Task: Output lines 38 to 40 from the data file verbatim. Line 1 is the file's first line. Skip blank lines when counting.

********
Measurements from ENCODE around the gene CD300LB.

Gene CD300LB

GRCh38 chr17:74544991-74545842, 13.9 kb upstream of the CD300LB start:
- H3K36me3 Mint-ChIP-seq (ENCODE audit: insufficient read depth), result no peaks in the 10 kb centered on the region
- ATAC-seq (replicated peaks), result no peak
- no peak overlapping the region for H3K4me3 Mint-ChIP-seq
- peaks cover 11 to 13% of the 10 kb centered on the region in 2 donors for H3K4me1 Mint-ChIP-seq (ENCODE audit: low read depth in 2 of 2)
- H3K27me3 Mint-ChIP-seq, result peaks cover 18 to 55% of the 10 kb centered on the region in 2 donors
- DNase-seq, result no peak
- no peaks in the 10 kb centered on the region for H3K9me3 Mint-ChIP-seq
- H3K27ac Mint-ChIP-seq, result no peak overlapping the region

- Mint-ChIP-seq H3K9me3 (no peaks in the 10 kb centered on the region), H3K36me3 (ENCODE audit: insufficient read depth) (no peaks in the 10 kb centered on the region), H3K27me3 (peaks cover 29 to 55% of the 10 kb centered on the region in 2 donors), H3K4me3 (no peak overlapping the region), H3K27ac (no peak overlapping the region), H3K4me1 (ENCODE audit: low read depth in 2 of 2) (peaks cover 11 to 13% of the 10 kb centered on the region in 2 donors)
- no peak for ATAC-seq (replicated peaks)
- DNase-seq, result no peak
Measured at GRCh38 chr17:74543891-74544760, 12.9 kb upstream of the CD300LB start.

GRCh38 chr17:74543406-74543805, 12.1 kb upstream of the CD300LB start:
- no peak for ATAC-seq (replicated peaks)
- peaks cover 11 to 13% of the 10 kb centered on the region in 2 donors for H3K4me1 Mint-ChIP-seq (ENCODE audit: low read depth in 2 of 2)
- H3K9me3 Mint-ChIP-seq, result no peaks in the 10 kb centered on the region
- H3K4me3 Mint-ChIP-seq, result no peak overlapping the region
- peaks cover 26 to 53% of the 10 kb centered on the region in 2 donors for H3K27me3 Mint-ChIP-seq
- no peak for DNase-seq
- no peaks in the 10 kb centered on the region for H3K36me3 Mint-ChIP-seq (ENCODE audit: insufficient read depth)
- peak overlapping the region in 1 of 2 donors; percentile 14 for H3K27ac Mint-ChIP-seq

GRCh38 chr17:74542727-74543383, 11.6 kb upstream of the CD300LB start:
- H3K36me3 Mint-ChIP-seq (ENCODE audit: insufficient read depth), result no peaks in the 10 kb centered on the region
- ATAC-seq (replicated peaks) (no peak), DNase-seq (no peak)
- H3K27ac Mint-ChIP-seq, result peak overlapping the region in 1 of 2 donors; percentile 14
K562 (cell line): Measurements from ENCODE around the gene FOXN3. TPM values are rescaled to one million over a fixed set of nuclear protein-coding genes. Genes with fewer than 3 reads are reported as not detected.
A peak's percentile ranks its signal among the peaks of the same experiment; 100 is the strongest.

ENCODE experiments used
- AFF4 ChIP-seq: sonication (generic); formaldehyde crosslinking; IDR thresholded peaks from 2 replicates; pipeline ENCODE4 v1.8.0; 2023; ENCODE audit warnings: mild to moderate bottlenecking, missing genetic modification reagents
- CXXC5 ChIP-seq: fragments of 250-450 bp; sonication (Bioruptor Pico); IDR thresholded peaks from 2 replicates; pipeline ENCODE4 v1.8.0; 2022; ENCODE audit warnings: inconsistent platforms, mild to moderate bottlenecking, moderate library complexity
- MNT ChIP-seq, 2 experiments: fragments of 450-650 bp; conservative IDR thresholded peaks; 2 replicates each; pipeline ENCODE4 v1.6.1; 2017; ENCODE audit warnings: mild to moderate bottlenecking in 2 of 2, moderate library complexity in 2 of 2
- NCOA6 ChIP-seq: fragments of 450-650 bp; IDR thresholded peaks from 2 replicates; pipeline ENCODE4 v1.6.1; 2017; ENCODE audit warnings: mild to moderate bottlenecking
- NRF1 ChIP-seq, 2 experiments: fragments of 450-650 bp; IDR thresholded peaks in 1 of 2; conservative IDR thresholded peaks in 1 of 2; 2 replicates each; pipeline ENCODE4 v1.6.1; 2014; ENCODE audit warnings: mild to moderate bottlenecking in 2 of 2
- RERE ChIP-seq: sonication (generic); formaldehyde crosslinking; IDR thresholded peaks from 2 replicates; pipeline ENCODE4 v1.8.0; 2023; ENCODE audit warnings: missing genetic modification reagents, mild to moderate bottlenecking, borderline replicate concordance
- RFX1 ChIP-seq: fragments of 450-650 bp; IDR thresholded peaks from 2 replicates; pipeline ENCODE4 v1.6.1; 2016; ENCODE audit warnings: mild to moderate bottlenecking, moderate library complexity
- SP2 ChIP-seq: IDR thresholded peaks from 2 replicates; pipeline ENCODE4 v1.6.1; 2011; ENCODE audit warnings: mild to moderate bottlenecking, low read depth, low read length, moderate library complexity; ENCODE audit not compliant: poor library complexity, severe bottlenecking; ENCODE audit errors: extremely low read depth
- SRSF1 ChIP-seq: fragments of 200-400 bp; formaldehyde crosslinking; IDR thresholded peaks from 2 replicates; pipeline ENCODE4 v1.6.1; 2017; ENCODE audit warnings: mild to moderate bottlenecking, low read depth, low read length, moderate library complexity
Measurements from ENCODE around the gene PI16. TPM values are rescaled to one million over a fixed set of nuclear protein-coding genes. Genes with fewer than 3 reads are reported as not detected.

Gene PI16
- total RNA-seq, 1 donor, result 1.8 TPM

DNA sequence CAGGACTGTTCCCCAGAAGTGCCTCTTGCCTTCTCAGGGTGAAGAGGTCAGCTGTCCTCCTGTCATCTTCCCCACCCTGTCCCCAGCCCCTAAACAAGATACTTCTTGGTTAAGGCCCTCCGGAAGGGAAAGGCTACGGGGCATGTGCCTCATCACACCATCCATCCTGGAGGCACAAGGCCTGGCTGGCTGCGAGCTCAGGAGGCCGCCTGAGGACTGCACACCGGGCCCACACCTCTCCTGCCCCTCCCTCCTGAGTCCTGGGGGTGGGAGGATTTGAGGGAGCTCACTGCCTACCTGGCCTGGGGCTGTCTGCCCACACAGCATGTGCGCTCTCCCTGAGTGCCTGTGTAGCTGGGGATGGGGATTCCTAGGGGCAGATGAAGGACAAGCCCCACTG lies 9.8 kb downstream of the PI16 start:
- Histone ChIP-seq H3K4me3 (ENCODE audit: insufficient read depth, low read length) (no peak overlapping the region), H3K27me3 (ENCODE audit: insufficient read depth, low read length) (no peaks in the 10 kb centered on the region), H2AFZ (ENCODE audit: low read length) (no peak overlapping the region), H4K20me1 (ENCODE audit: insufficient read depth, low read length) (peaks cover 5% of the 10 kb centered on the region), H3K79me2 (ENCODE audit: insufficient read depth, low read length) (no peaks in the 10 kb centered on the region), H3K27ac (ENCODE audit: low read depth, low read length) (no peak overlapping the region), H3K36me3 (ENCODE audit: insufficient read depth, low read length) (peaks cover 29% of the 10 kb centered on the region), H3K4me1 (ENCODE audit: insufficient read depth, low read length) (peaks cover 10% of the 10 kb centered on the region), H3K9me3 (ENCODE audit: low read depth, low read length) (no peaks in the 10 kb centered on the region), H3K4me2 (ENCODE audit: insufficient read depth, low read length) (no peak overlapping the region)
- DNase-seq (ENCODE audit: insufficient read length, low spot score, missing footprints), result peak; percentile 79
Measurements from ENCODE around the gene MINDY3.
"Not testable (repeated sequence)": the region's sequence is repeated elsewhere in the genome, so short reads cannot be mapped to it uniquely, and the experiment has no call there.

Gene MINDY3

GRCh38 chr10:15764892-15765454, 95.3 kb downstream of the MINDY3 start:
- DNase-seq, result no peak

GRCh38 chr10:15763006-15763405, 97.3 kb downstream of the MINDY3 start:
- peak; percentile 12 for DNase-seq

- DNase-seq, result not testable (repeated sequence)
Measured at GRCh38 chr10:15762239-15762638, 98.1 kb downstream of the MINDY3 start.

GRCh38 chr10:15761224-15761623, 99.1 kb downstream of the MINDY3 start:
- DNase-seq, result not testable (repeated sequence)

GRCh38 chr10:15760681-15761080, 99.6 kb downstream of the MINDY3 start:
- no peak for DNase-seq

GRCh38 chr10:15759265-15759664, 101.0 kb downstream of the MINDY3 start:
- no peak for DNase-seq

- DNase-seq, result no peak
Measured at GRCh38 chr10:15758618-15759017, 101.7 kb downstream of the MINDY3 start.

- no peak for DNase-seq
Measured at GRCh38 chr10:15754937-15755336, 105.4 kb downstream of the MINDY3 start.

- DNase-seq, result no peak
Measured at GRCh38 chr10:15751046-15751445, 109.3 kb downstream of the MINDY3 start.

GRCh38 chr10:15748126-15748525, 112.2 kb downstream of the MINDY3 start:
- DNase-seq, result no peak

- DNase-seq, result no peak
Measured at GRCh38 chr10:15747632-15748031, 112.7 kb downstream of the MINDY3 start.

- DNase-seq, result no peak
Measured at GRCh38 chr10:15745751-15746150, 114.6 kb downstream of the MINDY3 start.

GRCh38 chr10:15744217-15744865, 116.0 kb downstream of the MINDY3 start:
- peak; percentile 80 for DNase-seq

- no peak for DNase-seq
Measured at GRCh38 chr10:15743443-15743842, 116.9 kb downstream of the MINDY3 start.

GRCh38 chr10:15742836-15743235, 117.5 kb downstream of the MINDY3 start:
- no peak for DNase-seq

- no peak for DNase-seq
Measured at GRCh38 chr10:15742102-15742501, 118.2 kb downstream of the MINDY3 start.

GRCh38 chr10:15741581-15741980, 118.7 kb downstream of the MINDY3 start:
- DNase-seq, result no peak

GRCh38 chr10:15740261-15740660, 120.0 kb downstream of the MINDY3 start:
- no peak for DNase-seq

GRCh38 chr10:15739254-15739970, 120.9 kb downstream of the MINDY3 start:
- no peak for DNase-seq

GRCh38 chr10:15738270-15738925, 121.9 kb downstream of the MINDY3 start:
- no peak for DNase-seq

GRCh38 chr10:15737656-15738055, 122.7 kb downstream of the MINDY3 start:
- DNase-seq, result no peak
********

- RFX1 ChIP-seq: fragments of 450-650 bp; IDR thresholded peaks from 2 replicates; pipeline ENCODE4 v1.6.1; 2016; ENCODE audit warnings: mild to moderate bottlenecking, moderate library complexity
- SP2 ChIP-seq: IDR thresholded peaks from 2 replicates; pipeline ENCODE4 v1.6.1; 2011; ENCODE audit warnings: mild to moderate bottlenecking, low read depth, low read length, moderate library complexity; ENCODE audit not compliant: poor library complexity, severe bottlenecking; ENCODE audit errors: extremely low read depth
- SRSF1 ChIP-seq: fragments of 200-400 bp; formaldehyde crosslinking; IDR thresholded peaks from 2 replicates; pipeline ENCODE4 v1.6.1; 2017; ENCODE audit warnings: mild to moderate bottlenecking, low read depth, low read length, moderate library complexity